Wednesday, December 10, 2008

Shocked, shocked I tell you!

Yesterday's arrest of the Governor of Illinois, Rod Blagojevich, may have surprised people with its timing, but it was widely known that he had been under investigation for several years. Most people I knew when I worked in Illinois expected him to be indicted someday, as several of his top appointees already had been.

The scale of corruption in Illinois politics - state and local - is beyond comprehension. When I was a visiting faculty member at the University of Illinois at Springfield, several faculty members warned me to think carefully about my voter registration: state officials were likely to look at my party affiliation if I was ever considered for a state research contract. I taught an ethics class at UIS with a class full of mid-career MPA students, most of whom worked in the state government. When we read case studies that examined political cultures in Illinois and several other Midwestern states, Illinois stood out for the degree of ongoing corruption and the pernicious extent of patronage appointments. The students' response was overwhelmingly "So what?" They weren't bothered by the degree to which getting a job as a gas meter-reader, a sanitation worker, or an administrative assistant at the water utility depended on personal connections and party affiliation. To them, that was just the way the world worked.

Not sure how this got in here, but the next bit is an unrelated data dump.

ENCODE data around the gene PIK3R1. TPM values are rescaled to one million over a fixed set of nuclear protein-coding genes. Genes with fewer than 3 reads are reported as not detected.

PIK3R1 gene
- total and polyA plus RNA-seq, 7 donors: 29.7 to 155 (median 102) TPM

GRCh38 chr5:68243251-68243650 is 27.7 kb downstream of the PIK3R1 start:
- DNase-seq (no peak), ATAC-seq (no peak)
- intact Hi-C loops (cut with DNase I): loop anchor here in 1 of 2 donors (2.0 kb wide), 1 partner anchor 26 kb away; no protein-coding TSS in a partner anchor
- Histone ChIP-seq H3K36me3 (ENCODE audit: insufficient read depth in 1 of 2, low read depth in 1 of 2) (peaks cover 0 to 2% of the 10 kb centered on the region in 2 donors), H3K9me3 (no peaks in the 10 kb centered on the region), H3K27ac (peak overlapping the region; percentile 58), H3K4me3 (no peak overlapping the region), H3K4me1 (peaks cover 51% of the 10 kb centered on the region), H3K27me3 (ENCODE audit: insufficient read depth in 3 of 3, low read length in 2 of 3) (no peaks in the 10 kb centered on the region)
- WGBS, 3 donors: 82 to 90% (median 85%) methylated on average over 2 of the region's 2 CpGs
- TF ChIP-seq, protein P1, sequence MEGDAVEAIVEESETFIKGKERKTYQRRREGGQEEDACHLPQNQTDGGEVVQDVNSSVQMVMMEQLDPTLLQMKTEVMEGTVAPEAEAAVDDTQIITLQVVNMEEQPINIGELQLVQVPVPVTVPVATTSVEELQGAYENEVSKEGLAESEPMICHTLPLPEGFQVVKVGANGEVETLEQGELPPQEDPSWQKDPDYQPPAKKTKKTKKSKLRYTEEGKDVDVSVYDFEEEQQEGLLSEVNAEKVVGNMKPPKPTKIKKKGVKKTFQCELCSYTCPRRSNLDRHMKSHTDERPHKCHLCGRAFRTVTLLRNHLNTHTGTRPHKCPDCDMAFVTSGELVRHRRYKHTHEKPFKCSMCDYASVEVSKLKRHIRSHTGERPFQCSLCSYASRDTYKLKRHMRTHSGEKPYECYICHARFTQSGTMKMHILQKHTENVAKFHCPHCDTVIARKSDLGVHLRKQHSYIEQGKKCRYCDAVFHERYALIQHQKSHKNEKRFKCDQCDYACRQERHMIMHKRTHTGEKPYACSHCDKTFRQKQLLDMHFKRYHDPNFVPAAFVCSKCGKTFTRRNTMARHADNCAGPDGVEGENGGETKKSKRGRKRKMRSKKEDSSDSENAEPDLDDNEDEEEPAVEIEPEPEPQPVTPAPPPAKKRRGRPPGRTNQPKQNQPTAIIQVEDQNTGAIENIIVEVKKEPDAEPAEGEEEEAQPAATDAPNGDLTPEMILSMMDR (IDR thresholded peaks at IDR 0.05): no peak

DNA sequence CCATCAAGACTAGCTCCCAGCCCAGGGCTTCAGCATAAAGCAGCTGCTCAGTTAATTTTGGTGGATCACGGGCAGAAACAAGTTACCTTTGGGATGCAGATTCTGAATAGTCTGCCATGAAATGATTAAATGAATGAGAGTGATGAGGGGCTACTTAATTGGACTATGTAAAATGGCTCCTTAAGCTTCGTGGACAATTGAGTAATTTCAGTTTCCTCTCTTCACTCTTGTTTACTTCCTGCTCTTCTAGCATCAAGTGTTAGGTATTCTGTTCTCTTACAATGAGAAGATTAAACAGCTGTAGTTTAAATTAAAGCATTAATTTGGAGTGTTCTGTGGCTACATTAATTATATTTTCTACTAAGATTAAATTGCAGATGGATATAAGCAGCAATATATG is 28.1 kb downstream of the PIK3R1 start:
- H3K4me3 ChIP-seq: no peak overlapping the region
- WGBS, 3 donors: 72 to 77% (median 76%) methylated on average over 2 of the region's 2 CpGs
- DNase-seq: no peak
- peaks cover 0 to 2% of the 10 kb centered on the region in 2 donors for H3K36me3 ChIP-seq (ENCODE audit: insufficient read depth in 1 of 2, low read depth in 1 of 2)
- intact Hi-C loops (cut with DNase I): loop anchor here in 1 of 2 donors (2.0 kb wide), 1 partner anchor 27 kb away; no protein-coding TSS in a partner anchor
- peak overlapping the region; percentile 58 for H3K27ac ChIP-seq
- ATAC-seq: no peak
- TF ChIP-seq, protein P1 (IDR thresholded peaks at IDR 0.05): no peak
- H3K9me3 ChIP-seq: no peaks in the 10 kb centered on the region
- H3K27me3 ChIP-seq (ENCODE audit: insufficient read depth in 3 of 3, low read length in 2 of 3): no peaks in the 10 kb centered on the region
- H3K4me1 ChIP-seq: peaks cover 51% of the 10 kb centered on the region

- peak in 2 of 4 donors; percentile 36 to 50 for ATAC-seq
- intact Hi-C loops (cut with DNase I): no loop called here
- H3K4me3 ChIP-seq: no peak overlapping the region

It seems that government in Illinois exists to distribute spoils to the winners of the elections, not to provide services to the citizens. I knew good people who worked in state government in Illinois (I was a state employee, after all), but politics in the state seem overwhelmingly driven by rent-seeking behavior. When highway construction plans are discussed here in North Carolina, the public discourse focuses on issues like funding, traffic congestion, environmental and neighborhood impact; i.e., services provided and their costs. When Blagojevich proposed a highway construction program last year, the discussion in the paper was all about construction jobs, not about any services provided by the new highways or whether there was a need for them.

Three of the last six governors of Illinois have served or are serving time in jail, and Blagojevich could make that four of seven. He may be a particularly egregious example of corruption in the state, but it will take a lot more than jailing him to change the way the state works.

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